Abdul Basit’s lower body has been paralysed. He was diagnosed with tuberculosis and then meningitis while completing his sentence in prison. He doesn’t pose any threat to society yet he is still on death row and could be executed any day.
He is among 4,688 death row convicts in Pakistan, according to the Justice Project Pakistan, a legal action non-government organisation that seeks to combat “gross miscarriages of justice” in the country.
Pakistan’s justice system is not transparent, because of which the death sentence has also been handed over to juveniles and people with mental and physical disabilities.
To help people understand if the death penalty serves as a crime deterrent or not, the JPP has launched an online database on capital punishment in the country. The database has been formed in collaboration with the Human Rights Information and Documentation Systems International.
To access the database click here.
What will the database tell me?
The database comprises information on the number of death row prisoners, the executions that have been carried out since 2014 and the trial details of those prisoners.
“We want the database to help people understand who we are hanging and why we are hanging them,” said Isfundyar Kasuri, a JPP board member.
“Where there is no empirical evidence that the death penalty deters crime or terrorism, a closer look at the data from the past two decades draws attention to a strong correlation between economic inequality, political violence and instability, and murder rates,” he explained.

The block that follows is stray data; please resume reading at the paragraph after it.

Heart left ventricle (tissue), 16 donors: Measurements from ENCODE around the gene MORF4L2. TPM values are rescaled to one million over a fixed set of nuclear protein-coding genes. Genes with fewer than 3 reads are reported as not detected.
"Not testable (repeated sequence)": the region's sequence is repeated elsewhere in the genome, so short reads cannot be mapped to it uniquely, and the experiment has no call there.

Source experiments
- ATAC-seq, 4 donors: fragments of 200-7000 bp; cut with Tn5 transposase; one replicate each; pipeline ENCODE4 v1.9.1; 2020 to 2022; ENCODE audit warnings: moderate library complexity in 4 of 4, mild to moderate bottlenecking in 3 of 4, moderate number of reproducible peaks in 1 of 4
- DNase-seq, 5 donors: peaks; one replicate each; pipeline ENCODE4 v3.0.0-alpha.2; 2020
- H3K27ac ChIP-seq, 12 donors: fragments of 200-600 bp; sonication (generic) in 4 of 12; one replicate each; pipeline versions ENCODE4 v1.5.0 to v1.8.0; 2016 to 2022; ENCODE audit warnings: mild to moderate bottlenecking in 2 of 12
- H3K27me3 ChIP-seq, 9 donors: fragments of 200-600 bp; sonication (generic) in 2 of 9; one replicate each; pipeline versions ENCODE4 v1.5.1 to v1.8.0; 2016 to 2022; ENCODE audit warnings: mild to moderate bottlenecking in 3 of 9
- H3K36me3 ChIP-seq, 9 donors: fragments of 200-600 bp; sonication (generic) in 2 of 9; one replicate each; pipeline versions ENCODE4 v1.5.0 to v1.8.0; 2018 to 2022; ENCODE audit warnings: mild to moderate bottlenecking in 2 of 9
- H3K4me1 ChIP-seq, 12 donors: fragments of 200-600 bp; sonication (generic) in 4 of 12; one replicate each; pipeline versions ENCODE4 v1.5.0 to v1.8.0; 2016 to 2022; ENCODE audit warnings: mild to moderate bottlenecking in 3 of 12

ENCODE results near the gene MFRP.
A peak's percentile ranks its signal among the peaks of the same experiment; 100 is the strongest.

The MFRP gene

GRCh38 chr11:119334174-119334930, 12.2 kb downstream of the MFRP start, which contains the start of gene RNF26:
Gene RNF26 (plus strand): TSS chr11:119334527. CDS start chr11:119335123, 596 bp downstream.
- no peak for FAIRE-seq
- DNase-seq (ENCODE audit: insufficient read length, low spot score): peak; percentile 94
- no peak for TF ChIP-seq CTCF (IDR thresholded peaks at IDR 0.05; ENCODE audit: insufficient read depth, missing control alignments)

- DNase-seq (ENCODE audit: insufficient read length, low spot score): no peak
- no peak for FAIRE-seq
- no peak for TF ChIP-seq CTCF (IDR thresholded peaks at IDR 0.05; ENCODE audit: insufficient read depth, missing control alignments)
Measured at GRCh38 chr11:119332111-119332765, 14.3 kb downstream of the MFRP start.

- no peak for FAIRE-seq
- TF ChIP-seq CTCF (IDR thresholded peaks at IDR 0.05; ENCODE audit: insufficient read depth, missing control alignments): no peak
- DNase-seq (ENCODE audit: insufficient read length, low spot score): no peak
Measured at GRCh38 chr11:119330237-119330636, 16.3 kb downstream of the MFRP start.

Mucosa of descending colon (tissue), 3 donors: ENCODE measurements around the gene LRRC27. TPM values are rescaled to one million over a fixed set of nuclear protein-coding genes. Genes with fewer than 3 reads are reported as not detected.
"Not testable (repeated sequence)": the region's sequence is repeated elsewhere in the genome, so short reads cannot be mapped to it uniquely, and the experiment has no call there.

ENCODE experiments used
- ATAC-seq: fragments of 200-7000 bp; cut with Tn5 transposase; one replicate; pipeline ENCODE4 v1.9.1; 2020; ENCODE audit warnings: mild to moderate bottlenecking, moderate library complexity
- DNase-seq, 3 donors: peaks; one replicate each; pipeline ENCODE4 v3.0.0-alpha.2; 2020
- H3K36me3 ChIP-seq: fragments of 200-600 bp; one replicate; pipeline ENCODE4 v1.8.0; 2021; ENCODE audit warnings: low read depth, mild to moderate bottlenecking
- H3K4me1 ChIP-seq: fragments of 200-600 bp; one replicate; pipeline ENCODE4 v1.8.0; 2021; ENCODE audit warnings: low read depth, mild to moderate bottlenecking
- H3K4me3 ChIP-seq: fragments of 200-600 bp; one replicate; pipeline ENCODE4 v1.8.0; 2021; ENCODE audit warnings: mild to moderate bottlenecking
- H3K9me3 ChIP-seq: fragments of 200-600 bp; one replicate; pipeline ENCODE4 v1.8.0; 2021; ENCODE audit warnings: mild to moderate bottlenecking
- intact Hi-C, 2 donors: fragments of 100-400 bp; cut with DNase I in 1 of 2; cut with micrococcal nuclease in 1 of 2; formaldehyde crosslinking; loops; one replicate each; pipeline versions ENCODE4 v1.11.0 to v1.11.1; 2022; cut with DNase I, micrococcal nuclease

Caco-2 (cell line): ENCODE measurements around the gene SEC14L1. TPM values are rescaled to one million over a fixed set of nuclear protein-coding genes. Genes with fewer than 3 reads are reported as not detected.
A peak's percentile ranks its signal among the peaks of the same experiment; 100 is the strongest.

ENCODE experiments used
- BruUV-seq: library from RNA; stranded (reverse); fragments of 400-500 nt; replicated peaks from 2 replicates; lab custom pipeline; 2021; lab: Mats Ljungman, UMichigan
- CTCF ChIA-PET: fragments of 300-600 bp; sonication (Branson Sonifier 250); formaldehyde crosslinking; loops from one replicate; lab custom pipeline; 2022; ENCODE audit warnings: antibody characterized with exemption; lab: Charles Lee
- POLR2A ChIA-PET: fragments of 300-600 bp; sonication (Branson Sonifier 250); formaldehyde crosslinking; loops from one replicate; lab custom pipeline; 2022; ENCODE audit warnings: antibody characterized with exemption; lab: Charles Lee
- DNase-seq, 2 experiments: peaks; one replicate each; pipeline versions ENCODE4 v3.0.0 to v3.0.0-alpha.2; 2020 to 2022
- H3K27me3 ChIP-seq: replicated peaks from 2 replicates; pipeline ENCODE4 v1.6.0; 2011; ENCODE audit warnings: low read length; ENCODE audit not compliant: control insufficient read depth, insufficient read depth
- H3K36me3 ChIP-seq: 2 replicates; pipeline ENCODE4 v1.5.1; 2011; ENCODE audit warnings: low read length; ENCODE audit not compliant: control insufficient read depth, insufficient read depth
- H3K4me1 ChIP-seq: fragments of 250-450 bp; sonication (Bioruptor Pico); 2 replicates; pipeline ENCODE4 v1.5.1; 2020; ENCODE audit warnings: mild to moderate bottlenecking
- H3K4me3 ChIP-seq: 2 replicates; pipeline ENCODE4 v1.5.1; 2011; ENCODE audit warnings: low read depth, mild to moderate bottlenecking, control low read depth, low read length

Punjab executes more people
In the last 14 years, Pakistan has sentenced 4,500 people to death and executed around 821 people. JPP found that Punjab has executed more people than other provinces.
Since December 2014, Punjab has hanged 404 people while 92 people were executed in the rest of the country.
There has been a reduction in death row population in the province, but it still accounts for more than 80% of the 511 executions that have taken place since December 2014.
Can we trust the justice system?
In 2016, the Supreme Court acquitted two brothers, Ghulam Qadir and Ghulam Sarwar. By the time the word reached the Bahawalpur Central Jail, the prison authorities revealed that the two had been hanged the previous year.
“Someone made a clerical error and it was horrendous,” said lawyer Suroop Ijaz. “This was horrendous even for a brutally wounded society such as ours.”
The criminal justice system in Pakistan is both discriminatory and inefficient, he said. The system is hostile to the majority of the people be it the poor, women or the oppressed. “We follow colonial laws that were meant to alienate.”
Even today, most poor people feel that they are not welcome in high courts or the top court and that is by design, he added. “Why is that no rich person is on death row?”
Our system relies on oral testimonies and not forensic proof. The laws that we are governed by were adopted from the Indian Penal Code, which was formed in response to the War of Independence in 1857.
In a colonial state, the laws were made between a state and its subjects, not a government and its citizens, he said. “We are meant to think of criminals as people who are different from us. The system does not work because it was designed by a colonial state to instill fear.”
People think that all our problems will be solved by executing criminals, said journalist Badar Alam. The public sentiment is that people accused of rape should be hanged, people accused of terrorism should be hanged too, he said. “Instead, we should think of structural changes to improve society.”
*An earlier version of the story identified the death row prisoner as Asif. It has been corrected to Abdul Basit now.